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Social Impact Culture

What Type of Philanthropist Are You?

Have you ever thought about how you like to give back? Do you feel like you are lacking purpose in your job? Perhaps you are feeling the pressure to get involved with a cause, but do not know where to start.

Take 5 mins and our Social Impact Assessment will give you a better idea of how you currently give back and suggestions on how to drive more purpose in your life!

Learn more about the Social Impact Culture types below!

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About the Types

Throughout the diagnostic, you’ll discover clues about whether you are an Interactor, Accelerator or Enterpriser in your approach to life, community and wellness. Below, you can learn more about how that information can help you.


Are you an Interactor?

Do you prefer to engage in community-based social activities? Attending charity fundraisers and auctions, or going to concerts, parties, and sporting events that support a cause? Are reinforcing relationships with your friends and family members important assets due to the emotional enrichment, learning, and support you receive?

Group 12

Are you an Accelerator?

Do you prefer to act on your passions for specific causes so that you can focus on changing the world? Do you pay attention to current events that impact policy change more than you seek out news about specific charities? Are you goal-driven, even if the goals you set are known only to yourself? Do you research healthcare conditions and providers rather than ask questions to your healthcare providers?

Group 14

Are you an Enterpriser?

Do you prefer to engage in community activities that are independent? Do you think about equating time with money and making community decisions with that in mind? Do you view your day-to-day activities as part of an overall ecosystem? Are you comfortable with developing detailed budgets to track expenses and goals for savings?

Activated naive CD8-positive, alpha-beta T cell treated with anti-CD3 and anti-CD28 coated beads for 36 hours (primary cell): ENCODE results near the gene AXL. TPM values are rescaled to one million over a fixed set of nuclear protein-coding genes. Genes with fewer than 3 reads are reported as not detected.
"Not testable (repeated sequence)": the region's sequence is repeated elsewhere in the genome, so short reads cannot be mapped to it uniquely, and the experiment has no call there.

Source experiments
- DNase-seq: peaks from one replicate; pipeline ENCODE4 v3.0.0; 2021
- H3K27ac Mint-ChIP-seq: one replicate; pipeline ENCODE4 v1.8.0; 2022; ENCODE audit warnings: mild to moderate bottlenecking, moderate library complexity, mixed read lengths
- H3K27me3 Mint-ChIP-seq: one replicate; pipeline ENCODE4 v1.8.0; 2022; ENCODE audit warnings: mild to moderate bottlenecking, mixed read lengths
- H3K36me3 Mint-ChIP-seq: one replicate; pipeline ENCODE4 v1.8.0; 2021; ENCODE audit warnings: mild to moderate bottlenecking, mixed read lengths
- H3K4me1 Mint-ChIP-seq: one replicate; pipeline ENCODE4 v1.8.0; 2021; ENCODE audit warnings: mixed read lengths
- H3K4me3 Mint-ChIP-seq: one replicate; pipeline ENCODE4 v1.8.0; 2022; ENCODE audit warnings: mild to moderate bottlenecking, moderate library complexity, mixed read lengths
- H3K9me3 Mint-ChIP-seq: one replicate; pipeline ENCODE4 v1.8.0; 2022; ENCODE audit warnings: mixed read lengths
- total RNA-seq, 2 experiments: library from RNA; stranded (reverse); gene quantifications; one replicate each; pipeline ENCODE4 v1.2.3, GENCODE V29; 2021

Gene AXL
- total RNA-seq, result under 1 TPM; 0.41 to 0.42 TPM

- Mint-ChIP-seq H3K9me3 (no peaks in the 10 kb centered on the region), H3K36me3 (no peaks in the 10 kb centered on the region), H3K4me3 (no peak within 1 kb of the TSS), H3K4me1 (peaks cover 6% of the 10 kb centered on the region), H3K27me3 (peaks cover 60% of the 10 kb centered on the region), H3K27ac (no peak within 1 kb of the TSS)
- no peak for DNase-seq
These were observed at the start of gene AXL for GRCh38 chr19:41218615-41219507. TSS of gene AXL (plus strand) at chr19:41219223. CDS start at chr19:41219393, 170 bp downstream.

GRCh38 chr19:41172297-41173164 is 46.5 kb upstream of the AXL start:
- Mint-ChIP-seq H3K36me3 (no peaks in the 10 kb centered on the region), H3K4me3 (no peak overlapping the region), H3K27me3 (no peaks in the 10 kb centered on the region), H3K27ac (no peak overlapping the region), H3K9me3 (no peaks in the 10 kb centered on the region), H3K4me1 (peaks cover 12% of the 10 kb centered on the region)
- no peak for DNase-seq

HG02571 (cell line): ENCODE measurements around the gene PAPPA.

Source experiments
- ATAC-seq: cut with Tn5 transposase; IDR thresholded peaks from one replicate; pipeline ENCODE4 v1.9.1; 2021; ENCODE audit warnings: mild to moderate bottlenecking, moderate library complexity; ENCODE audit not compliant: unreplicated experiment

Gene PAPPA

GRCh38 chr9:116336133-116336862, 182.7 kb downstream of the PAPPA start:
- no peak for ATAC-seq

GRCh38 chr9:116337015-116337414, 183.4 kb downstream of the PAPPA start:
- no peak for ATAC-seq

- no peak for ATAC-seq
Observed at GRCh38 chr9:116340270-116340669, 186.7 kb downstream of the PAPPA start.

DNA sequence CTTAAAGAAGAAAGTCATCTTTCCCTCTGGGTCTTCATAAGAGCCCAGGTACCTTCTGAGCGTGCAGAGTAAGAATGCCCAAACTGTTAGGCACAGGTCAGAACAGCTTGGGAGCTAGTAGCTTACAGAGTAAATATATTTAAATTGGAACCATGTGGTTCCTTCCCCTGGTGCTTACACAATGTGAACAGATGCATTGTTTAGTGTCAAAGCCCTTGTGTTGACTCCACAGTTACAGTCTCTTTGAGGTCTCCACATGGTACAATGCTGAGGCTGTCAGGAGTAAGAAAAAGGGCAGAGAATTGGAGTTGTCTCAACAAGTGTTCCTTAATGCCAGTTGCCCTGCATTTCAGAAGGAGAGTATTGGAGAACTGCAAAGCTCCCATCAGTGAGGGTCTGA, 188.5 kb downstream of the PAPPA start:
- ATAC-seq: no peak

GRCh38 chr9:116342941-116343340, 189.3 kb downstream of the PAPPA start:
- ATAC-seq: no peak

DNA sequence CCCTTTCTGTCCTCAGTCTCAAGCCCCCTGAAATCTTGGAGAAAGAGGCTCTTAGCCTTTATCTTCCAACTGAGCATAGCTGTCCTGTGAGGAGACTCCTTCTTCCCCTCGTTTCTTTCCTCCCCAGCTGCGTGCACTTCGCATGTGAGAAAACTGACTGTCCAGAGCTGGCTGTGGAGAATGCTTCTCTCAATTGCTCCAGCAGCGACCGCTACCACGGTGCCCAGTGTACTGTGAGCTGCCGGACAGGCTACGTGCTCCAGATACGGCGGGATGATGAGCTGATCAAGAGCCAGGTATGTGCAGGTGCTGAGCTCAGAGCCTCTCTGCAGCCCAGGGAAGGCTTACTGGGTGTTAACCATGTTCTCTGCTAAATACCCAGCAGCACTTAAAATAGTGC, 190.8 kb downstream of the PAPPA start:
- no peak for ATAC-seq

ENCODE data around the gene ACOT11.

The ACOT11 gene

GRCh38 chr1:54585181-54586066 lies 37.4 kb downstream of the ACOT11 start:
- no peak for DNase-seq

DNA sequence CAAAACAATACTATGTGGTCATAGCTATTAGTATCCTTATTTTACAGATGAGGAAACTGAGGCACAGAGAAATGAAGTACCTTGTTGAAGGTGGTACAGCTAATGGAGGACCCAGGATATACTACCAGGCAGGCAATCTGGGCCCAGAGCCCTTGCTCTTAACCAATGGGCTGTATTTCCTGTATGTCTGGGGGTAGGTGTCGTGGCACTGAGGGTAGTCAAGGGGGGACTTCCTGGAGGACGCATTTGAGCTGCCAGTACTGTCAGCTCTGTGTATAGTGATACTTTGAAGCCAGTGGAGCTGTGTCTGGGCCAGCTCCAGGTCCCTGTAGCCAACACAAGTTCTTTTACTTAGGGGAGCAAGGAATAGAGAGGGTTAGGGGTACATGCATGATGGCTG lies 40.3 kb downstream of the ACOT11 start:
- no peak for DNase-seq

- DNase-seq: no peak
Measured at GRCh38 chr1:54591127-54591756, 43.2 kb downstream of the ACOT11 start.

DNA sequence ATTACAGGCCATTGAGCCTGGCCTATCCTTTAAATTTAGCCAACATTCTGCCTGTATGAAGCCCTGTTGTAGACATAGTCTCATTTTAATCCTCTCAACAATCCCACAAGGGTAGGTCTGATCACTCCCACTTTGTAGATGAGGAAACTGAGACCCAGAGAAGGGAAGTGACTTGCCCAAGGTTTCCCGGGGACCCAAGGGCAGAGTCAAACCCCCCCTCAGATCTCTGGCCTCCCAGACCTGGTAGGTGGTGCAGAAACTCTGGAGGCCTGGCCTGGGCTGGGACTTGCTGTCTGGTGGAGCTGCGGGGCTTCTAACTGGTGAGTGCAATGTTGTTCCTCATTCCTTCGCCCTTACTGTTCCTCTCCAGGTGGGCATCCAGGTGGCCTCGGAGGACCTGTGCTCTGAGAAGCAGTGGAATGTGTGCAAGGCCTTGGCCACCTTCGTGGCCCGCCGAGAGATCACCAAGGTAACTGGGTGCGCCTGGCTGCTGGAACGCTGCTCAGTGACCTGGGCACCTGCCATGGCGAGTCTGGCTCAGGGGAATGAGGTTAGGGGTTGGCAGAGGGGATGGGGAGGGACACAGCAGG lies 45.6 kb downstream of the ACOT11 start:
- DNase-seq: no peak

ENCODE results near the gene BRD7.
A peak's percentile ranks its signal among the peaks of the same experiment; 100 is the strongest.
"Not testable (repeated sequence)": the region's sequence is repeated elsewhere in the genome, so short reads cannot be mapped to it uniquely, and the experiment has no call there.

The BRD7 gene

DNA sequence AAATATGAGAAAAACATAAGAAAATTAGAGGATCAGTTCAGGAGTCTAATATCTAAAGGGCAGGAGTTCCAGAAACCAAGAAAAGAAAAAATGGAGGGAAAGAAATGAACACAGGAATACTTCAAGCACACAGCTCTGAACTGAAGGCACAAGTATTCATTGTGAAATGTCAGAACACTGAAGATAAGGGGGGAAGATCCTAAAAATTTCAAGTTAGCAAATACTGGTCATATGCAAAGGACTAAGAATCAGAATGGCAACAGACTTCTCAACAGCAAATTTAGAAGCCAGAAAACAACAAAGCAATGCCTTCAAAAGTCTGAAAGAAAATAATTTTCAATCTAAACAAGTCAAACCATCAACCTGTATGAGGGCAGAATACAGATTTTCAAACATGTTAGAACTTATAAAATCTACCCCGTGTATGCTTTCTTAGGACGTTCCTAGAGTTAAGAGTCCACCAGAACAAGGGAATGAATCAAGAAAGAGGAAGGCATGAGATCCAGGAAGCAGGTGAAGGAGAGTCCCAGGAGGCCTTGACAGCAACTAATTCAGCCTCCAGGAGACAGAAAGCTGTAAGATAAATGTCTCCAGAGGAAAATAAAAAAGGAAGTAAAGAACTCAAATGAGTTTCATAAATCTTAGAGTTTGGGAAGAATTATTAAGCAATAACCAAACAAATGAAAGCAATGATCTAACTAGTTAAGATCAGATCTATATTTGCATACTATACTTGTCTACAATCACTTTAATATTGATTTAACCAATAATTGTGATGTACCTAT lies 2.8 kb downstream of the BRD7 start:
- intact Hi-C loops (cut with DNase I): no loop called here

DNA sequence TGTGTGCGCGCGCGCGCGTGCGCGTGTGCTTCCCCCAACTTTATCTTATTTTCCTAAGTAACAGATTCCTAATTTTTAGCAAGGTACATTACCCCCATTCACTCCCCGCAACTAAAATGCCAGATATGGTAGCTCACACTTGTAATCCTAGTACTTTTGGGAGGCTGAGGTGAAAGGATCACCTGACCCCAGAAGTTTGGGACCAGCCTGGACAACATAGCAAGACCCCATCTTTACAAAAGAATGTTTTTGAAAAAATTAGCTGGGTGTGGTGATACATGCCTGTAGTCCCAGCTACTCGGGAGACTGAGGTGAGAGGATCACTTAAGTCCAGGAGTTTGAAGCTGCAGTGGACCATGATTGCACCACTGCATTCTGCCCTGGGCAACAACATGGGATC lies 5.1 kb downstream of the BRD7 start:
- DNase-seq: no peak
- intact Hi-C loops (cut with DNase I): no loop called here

Discover the many ways you can make a difference.

The following 10 Ways to Do Good are based on a multi-year research study published in a book – Do Good, Feel Better.


Contributing money or stock to a charitable organization recognized by the IRS. “Giving” means contributing money to a charity of your choice. This includes writing checks, donating stock, making grants from a family foundation, or even dropping coins in a fountain to support a children’s hospital. “Giving” means contributing money to an organization, which in turn uses the money to support people in need. For this diagnostic, “giving” does not include your personal contribution of money directly to a specific person or family.


A hands-on contribution of your time to an organized cause that helps others. “Volunteering” means a hands-on contribution of your time to an organized cause or a formal initiative that helps others. Examples include serving meals in a soup kitchen, sorting clothes in a homeless shelter, helping at a school, teaching a class at your place of worship, or picking up trash on the side of the road.